MongoDB 2.0 Notes

September is the month of releases so it seems. First Riak announces a 1.0 release and now MongoDB announces their 2.0 release.

Eliot Horowitz from 10gen hosted a What’s New in MongoDB 2.0 talk which I attended. I took some notes, which you can find in the standard OmniOutliner 3, and plain text versions. I had a dynamic HTML version, but cannot remember how I did that.

The big deal with 2.0—and all of the MongoDB releases—is that they are drop in replacements. There isn’t an upgrade path or reconfiguration. No major breaking changes. Shut the database down, drop the new binaries in, and watch it work. With 2.0 there were onyl two potential problem points.

  1. Indexes are reconfigured in 2.0. If you would like to take advantage of the new 2.0 indexes you will have to reindex.
  2. Journaling is enabled by default. To keep it off, start mongod with the --nojournal flag.

After the painless upgrade we can proceed to the exciting new features found in 2.0. First let’s delve a little bit into how 10gen is structuring these releases.

MongoDB 2.0 was an iteration. Not a major milestone release like sharding with 1.6 was.1 This release comprised of over four months development time and 417 resolved JIRA tickets. 10gen is trying to structure stable releases in a steady 3-4 month pattern, and so far is doing very well. This 2.0 release is not oriented around a single feature but is instead focusing on stability and small-to-medium sized improvements over 1.8. You can see the 2.0 release notes for a full breakdown of the features implemented.

Now that we have that, on to the features.

Journaling was added in 1.8 and is on by default in 2.0. The journal is also compressed and a new {j:true} option has been added to wait until the journal has been written before returning on getLastError.

A new compact command has been written that improves on the previous repair database command. The new compact system doesn’t require double disk space as it performs the compaction in place. It also processes index building in parallel and only requires a single read of the database.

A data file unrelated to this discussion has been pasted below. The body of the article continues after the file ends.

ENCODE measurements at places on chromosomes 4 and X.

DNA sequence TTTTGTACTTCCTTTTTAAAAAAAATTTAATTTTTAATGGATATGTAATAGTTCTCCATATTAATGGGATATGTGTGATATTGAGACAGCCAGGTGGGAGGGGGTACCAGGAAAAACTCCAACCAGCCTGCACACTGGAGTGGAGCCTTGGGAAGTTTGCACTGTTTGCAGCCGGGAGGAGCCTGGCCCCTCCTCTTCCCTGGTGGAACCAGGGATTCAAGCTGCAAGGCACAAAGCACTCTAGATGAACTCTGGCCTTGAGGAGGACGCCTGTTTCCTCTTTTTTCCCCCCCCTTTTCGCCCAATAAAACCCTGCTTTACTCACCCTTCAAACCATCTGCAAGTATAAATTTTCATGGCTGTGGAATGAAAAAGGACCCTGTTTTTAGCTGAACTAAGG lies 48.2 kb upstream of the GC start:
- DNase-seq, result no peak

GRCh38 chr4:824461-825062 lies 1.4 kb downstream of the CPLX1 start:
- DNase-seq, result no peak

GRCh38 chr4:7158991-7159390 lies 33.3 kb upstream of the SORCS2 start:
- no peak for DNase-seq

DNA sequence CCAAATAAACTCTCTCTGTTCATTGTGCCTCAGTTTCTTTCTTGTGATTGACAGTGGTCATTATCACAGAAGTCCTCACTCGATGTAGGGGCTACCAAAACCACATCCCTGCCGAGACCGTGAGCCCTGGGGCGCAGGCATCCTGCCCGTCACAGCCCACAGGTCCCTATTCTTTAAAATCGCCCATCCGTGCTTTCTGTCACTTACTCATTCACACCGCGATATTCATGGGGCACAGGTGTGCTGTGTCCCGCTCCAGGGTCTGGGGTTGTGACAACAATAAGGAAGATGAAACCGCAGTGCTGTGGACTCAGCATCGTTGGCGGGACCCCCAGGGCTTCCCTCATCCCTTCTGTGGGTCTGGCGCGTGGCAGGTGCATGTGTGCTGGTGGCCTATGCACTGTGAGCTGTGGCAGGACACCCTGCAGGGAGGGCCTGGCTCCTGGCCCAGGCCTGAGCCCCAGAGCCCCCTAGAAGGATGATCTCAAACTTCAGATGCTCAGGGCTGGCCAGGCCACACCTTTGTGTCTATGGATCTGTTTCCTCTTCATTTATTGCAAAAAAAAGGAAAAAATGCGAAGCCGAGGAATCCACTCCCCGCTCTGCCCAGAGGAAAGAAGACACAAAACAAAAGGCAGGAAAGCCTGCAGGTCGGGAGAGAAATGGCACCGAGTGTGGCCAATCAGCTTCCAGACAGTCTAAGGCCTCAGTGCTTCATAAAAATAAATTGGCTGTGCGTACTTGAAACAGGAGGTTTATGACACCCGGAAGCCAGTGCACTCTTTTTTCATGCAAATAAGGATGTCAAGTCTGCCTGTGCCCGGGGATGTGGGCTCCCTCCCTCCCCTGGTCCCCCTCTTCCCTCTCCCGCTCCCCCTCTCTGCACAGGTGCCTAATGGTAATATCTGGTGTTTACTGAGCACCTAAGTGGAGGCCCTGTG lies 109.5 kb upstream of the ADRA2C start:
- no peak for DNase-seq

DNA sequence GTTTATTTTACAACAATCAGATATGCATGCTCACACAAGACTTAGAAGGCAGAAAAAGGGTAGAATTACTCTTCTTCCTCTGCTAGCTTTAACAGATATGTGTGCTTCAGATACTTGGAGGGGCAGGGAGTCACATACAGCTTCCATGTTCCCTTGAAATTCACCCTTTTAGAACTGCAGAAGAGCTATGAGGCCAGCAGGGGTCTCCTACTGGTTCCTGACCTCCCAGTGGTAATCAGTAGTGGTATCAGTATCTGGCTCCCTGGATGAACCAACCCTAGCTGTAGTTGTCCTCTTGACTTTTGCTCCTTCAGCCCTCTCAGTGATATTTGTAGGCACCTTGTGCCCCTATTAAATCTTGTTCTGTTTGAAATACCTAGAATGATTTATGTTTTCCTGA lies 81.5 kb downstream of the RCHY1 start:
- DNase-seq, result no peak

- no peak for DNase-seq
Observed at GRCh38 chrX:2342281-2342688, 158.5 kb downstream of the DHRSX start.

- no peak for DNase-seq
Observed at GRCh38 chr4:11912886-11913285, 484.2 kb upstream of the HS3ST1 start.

Priorities for replica sets (originally added in 1.6) have been expanded. You can now use any floating point number 0-1000. You can read more on priorities.

Indexes are 25% smaller on average. 1.8 indexes are forward compatible with 2.0, but 2.0 indexes due to the new format are not backwards compatible with previous MongoDB releases. In order to upgrade your indexes you have to rebuild them. Spatial indexing has been improved to allow multiple locations per document and spatial polygon searching has been added. There is no ability to define polygons as a type at this time.

2.0 also added the $and operator. This is great when used in conjunction with other operators. This functions exactly how you would expect and further enhances the MongoDB query language. See Advanced Queries#$and for more information.

There were also a few concurrency improvements which deals with yielding the write lock if the data isn’t in memory at the time. You can see more about how this works on JIRA ticket #2563.

Eliot also talked a little bit about tasks for the 2.2 and 2.4 releases. They are clearly on the ball with a good vision for the future in mind. I would recommend looking MongoDB if you haven’t already.

  1. Unless you can call remaining profitable and continuing steady development for over two years a milestone. I certainly would. ↩︎

written September 16th, 2011

September 2011

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